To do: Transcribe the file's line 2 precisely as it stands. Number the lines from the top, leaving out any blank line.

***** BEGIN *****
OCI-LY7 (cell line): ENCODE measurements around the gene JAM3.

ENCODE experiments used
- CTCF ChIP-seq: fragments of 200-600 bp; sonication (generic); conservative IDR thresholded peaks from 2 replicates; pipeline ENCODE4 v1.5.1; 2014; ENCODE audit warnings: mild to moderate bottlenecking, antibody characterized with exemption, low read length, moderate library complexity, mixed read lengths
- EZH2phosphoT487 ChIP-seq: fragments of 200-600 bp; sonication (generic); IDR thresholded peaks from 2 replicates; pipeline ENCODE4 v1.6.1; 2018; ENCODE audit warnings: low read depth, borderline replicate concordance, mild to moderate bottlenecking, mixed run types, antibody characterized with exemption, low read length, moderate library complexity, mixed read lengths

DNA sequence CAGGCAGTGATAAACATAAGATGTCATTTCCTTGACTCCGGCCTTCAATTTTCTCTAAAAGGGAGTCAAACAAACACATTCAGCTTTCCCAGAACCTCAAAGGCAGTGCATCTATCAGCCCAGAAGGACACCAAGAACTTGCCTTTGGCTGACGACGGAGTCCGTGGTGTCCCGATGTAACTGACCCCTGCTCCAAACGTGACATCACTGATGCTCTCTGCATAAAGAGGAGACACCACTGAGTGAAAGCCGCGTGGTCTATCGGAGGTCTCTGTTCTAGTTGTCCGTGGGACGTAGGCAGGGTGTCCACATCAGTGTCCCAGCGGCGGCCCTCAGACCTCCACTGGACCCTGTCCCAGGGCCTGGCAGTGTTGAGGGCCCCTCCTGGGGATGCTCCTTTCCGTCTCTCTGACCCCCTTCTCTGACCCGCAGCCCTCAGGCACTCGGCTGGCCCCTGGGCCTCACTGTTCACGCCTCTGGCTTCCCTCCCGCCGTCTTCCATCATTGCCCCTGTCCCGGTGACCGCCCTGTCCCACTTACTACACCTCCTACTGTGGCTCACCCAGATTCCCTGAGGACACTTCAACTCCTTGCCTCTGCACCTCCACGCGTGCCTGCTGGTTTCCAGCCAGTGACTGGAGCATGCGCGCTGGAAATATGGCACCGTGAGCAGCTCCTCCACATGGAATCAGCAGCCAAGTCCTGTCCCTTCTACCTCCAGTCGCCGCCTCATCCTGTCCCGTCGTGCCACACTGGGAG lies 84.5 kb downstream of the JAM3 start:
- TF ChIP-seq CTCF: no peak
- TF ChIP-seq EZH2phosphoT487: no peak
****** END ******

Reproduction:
ENCODE experiments used